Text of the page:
Recent media reports indicate that some unscrupulous Nigerians are in the habit of undermining the foreign exchange (forex) regulations as clearly stipulated by the monetary authorities. The reports claim that these Nigerians either use fake travel documents (visas) to access foreign exchange and even when they use genuine documents, they find other ways to beat the system by cancelling their flights, that is, abandoning their plans to travel and convert the already secured foreign exchange into other unauthorised uses.
The law guiding the administration of foreign exchange demands that it must be used for the stated purpose and within a given time. If the applicant is not able to exhaust the amount applied for and given, the excess must be returned to the bank. That is a theory observed more in the breach.
Reacting to this development, the Central Bank of Nigeria (CBN) directed the commercial banks to publish on their wedsides the names and Bank Verification Numbers (BVN) of the defaulting customers who presented fake travel documents or canceled their tickets and failed to return the already purchased foreign exchange. Also reacting to this unwholesome development, some members of the Bankers Committee said that the trend, if not curbed, portends great risk to the integrity and stability of the forex market.
In the opinion of this newspaper, this is not about publishing the names of the defaulters and it ends there. Without mincing words, this is clearly a financial crime, a case of obtaining under false pretences. In our local lingo, it is called 419 or OBT. There is no other way to look at it. There are provisions in the nation’s codes of criminal law to address issues like this. It is an attempt to frustrate and sabotage the efforts of the monetary authorities to put in place a forex policy that will serve the interest of all those who have genuine needs for the scarce resource. In addition to exposing their identities, the security agencies must be brought in to handle the criminal intent of those involved and deservedly bring them to justice.
Without prejudice to the processes already in place to get to the bottom of this disgraceful conduct, we are inclined to conjecture that most of the people involved are those familiar with the operations of the foreign exchange regime. It will not be unlikely that they are the so-called elite segment of the society who know all the rules and how to circumvent them.
It is not unlikely also that some members of staff of the banks are in cahoots with those playing this illicit game against the best interest of the nation. We say this because it will be a surprise if the banks do not have a mechanism for detecting and or differentiating a fake travel document from a genuine one. That these criminals get away with their methods is proof that there is a likely insider abuse. It is time, in our view, to bring the culprits and their collaborators to book.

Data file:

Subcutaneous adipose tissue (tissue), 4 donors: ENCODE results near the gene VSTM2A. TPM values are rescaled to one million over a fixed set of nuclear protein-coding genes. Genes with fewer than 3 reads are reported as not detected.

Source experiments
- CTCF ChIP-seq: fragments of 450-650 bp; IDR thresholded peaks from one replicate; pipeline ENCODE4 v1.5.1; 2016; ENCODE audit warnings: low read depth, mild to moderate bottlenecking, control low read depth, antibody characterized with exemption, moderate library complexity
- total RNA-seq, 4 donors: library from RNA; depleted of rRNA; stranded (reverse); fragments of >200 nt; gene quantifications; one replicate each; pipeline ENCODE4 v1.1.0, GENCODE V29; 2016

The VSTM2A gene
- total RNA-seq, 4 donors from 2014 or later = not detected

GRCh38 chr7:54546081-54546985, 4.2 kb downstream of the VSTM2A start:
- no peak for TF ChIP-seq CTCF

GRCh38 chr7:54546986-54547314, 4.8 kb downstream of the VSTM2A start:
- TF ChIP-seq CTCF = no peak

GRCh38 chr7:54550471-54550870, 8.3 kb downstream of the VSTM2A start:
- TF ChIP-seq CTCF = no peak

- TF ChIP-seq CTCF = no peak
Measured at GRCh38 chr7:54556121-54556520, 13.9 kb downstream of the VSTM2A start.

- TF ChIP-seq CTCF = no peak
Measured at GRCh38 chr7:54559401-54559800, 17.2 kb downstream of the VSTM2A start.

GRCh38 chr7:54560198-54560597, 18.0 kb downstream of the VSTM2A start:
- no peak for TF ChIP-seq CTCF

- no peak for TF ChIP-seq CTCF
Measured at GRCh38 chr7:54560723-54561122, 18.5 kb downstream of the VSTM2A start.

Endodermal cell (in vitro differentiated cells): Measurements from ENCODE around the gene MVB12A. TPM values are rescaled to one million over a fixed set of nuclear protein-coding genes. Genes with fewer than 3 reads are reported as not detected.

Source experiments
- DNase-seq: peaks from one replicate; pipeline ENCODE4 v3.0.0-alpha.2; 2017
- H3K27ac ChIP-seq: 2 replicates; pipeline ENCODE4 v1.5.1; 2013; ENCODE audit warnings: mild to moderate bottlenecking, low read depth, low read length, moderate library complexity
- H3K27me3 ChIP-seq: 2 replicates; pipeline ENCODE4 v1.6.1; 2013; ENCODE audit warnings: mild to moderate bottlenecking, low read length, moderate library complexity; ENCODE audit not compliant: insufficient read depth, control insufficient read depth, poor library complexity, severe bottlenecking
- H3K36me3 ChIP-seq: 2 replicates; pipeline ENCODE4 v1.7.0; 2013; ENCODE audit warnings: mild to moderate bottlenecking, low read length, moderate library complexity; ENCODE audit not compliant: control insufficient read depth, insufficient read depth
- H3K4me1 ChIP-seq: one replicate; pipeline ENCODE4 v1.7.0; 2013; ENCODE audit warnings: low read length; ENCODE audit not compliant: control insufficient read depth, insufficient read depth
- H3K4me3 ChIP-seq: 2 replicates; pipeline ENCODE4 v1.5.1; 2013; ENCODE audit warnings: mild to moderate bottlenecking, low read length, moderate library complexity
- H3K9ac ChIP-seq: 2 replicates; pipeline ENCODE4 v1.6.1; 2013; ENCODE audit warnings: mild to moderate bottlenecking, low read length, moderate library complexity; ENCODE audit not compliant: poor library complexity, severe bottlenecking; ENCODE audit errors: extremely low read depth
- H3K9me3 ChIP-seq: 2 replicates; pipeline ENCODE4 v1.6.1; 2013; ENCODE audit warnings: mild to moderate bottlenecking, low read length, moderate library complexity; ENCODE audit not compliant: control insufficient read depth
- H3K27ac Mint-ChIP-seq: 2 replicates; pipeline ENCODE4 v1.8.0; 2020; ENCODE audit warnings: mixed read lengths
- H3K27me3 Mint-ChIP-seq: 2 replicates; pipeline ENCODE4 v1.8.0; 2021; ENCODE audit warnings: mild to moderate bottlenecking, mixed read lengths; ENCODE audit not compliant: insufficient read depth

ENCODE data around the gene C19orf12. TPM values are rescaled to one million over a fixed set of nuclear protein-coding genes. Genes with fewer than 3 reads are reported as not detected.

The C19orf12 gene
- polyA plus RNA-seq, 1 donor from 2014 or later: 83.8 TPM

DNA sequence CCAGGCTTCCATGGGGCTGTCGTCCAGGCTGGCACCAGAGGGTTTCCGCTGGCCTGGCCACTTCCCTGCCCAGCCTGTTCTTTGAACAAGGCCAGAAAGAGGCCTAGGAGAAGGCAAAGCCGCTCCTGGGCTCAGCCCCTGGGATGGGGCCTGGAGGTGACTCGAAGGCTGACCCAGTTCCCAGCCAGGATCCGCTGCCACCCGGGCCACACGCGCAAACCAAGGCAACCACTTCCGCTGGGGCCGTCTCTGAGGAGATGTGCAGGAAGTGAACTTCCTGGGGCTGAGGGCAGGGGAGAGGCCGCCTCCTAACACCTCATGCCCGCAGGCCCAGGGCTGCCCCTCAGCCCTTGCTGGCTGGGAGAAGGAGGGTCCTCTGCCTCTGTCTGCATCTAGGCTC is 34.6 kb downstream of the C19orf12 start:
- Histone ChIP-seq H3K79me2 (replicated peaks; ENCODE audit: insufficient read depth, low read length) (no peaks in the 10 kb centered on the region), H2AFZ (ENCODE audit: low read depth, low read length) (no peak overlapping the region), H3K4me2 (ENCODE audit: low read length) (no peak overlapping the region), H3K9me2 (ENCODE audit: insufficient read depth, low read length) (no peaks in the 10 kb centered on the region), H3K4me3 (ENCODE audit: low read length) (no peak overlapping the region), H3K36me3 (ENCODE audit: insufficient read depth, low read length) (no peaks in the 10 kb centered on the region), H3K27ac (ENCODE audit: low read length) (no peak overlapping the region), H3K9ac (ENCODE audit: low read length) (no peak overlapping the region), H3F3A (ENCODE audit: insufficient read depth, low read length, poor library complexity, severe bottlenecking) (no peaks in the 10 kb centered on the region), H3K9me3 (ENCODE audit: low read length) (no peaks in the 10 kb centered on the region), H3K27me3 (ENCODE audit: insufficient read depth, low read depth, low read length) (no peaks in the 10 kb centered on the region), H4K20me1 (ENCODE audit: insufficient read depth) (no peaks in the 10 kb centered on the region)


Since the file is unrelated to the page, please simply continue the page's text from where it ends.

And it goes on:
The management of the nation’s foreign exchange and the policies deployed for that purpose have remained complex if not controversial. The CBN management will confirm that forex is one aspect of their functions that creates anxiety for everyone involved. For the simple reason that it is scarce and is also at the core of the economy of the country that is so import-dependent. The challenge is always there to manage it in such a manner that all sectors of the economy get their due fairly and equitably.
Beyond that, for some, it is one of the easiest means to becoming a millionaire just by doing nothing, literally. For instance, the official ceiling for forex allocation if one needs a Basic Travelling Allowance (BTA) is $5,000 maximum obtained at official rate. Convert that to Naira through black market channels, one is talking in millions. So, what it means is that the incentive to cheat is there and very attractive.
It is from this standpoint that we insist that the matter must not be swept under the carpet. It is a crime against the state and must be treated as such regardless of the personalities eventually implicated. We mention this because often in Nigeria, the bigger the crime, the bigger the personality involved and the smaller the willingness to apply the full force of the law.
Nigerians are familiar with the notion of round tripping. It simply means accessing forex officially, abandoning the official purpose and converting it to Naira through unofficial channels. The sidelining of the Bureaux de Change was essentially a move to ameliorate their overbearing interference in forex administration. Commendable as that move was, we warned on this page that leaving the field open for banks alone is certainly a risk.
But the CBN cannot do it alone and that is why we are recommending detailed investigation into this matter after which the rules must be stringently applied to discourage saboteurs and their partners in crime.